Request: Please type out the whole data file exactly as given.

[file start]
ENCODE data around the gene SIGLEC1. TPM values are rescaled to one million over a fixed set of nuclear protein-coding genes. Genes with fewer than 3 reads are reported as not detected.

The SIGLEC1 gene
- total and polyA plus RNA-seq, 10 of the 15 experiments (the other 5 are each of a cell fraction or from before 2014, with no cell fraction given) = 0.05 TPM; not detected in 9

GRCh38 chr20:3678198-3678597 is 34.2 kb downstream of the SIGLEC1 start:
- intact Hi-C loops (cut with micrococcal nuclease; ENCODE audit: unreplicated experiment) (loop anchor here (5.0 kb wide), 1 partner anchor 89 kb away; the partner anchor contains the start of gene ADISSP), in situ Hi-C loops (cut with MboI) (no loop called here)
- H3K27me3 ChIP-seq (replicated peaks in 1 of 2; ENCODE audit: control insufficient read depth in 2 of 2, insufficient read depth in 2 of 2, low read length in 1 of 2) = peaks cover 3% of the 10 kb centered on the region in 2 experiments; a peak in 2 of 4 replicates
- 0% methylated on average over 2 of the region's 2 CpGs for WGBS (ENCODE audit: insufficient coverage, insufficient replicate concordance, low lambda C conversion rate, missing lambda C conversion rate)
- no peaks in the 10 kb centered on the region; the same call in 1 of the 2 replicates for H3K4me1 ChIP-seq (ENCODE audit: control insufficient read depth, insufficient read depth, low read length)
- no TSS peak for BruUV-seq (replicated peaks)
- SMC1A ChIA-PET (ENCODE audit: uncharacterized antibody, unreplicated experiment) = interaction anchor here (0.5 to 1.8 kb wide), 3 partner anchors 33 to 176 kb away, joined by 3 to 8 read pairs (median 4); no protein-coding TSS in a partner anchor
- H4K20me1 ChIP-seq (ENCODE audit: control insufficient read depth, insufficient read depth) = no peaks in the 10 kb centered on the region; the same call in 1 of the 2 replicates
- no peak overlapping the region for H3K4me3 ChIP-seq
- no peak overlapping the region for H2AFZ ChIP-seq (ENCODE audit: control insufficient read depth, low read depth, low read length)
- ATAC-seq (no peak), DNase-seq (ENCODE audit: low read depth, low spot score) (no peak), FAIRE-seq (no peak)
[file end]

ENCODE data around the gene SIGLEC1. TPM values are rescaled to one million over a fixed set of nuclear protein-coding genes. Genes with fewer than 3 reads are reported as not detected.

The SIGLEC1 gene
- total and polyA plus RNA-seq, 10 of the 15 experiments (the other 5 are each of a cell fraction or from before 2014, with no cell fraction given) = 0.05 TPM; not detected in 9

GRCh38 chr20:3678198-3678597 is 34.2 kb downstream of the SIGLEC1 start:
- intact Hi-C loops (cut with micrococcal nuclease; ENCODE audit: unreplicated experiment) (loop anchor here (5.0 kb wide), 1 partner anchor 89 kb away; the partner anchor contains the start of gene ADISSP), in situ Hi-C loops (cut with MboI) (no loop called here)
- H3K27me3 ChIP-seq (replicated peaks in 1 of 2; ENCODE audit: control insufficient read depth in 2 of 2, insufficient read depth in 2 of 2, low read length in 1 of 2) = peaks cover 3% of the 10 kb centered on the region in 2 experiments; a peak in 2 of 4 replicates
- 0% methylated on average over 2 of the region's 2 CpGs for WGBS (ENCODE audit: insufficient coverage, insufficient replicate concordance, low lambda C conversion rate, missing lambda C conversion rate)
- no peaks in the 10 kb centered on the region; the same call in 1 of the 2 replicates for H3K4me1 ChIP-seq (ENCODE audit: control insufficient read depth, insufficient read depth, low read length)
- no TSS peak for BruUV-seq (replicated peaks)
- SMC1A ChIA-PET (ENCODE audit: uncharacterized antibody, unreplicated experiment) = interaction anchor here (0.5 to 1.8 kb wide), 3 partner anchors 33 to 176 kb away, joined by 3 to 8 read pairs (median 4); no protein-coding TSS in a partner anchor
- H4K20me1 ChIP-seq (ENCODE audit: control insufficient read depth, insufficient read depth) = no peaks in the 10 kb centered on the region; the same call in 1 of the 2 replicates
- no peak overlapping the region for H3K4me3 ChIP-seq
- no peak overlapping the region for H2AFZ ChIP-seq (ENCODE audit: control insufficient read depth, low read depth, low read length)
- ATAC-seq (no peak), DNase-seq (ENCODE audit: low read depth, low spot score) (no peak), FAIRE-seq (no peak)